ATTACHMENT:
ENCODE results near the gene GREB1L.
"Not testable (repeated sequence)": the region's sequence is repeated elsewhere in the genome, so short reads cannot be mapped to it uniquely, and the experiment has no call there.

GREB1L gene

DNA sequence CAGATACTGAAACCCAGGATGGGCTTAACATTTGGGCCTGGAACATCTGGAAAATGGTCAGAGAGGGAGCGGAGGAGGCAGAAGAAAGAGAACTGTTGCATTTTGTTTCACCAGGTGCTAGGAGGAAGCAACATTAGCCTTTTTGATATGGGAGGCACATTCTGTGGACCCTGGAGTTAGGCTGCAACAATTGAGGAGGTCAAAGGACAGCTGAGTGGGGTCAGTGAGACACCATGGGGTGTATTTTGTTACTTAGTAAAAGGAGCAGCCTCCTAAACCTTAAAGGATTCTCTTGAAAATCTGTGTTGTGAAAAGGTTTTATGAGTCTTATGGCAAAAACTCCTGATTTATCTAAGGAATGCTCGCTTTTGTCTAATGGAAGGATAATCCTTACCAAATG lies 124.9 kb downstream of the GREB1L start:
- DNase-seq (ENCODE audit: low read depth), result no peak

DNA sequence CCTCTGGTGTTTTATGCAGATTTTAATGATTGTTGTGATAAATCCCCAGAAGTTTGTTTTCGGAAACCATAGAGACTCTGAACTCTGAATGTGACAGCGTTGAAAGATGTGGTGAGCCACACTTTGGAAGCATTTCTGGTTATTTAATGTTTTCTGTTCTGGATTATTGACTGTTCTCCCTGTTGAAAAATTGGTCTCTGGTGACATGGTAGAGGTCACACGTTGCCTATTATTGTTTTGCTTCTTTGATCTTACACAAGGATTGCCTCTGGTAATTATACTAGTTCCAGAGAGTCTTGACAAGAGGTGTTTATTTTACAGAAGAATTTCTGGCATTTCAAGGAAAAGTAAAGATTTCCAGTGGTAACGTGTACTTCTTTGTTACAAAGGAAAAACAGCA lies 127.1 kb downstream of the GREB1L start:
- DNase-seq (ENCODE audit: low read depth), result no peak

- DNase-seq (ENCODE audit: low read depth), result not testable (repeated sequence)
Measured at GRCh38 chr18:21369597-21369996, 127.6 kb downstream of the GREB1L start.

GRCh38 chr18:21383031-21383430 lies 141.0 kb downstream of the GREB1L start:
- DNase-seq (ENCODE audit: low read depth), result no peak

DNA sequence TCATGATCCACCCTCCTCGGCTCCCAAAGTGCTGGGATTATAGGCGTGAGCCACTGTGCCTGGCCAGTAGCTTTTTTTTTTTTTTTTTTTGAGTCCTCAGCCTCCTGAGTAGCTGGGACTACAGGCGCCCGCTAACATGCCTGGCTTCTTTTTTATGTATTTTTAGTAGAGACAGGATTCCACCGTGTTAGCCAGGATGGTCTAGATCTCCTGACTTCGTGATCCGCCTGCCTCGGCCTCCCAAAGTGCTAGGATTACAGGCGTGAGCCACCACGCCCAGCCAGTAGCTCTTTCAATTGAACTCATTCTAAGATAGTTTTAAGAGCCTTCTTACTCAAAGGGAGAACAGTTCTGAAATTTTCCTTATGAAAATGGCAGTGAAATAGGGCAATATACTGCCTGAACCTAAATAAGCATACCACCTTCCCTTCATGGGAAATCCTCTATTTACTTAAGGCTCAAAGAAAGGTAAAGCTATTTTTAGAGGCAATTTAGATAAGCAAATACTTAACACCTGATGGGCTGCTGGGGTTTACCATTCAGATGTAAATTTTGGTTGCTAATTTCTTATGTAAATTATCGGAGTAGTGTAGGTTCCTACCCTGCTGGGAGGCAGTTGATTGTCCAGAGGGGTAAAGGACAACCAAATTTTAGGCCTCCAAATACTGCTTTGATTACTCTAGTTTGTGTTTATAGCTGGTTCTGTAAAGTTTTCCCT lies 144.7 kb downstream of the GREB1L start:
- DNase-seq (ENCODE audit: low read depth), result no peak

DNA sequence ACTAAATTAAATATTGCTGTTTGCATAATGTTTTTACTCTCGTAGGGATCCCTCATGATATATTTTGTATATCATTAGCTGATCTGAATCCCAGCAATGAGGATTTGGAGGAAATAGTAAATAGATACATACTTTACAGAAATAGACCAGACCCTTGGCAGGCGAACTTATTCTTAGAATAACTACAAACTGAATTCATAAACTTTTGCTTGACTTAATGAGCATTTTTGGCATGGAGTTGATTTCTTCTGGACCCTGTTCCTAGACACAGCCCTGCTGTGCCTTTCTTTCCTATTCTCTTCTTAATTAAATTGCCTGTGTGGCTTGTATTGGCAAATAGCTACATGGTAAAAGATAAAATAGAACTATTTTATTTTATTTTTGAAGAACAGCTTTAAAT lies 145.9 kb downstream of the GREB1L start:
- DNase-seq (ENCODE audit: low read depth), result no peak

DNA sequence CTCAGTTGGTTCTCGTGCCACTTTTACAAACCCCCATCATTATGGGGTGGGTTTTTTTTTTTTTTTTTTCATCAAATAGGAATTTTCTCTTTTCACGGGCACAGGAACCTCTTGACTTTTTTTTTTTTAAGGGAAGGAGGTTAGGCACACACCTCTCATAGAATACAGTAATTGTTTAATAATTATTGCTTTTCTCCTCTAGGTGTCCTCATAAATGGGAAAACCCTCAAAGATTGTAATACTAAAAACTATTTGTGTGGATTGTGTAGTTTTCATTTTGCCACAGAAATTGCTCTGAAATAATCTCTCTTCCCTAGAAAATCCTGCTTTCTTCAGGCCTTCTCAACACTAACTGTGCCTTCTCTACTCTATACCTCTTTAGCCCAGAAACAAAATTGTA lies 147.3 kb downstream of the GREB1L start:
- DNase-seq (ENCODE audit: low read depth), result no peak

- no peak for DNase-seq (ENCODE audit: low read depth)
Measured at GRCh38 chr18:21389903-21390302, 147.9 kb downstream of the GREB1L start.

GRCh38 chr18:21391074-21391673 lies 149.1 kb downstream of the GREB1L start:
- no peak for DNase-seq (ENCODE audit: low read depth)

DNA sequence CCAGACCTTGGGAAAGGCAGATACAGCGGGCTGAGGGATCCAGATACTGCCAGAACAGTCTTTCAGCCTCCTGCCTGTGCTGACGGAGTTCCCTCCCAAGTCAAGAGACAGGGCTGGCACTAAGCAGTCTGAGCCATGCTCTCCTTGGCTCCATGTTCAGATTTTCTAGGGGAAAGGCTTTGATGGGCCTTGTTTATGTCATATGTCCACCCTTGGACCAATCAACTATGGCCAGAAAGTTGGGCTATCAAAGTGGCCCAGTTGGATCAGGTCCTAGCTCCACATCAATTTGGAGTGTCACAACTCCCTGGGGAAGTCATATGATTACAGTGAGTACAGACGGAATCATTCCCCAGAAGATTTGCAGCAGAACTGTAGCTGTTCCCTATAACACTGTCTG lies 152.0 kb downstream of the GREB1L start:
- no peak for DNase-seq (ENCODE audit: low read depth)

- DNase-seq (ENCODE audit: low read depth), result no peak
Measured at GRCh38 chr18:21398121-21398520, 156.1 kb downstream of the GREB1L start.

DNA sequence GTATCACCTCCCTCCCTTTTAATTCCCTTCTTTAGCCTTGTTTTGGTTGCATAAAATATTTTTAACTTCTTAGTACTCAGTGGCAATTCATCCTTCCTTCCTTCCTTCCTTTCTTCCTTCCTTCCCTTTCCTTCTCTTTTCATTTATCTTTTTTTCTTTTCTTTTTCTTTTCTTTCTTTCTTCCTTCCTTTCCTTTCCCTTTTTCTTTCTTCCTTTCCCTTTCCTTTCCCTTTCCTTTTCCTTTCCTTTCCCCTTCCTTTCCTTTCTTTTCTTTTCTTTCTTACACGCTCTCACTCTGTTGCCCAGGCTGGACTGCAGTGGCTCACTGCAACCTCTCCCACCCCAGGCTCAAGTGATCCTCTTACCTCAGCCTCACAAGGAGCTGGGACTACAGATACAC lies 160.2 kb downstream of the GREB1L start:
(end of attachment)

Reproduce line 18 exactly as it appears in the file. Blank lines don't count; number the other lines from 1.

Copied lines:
- no peak for DNase-seq (ENCODE audit: low read depth)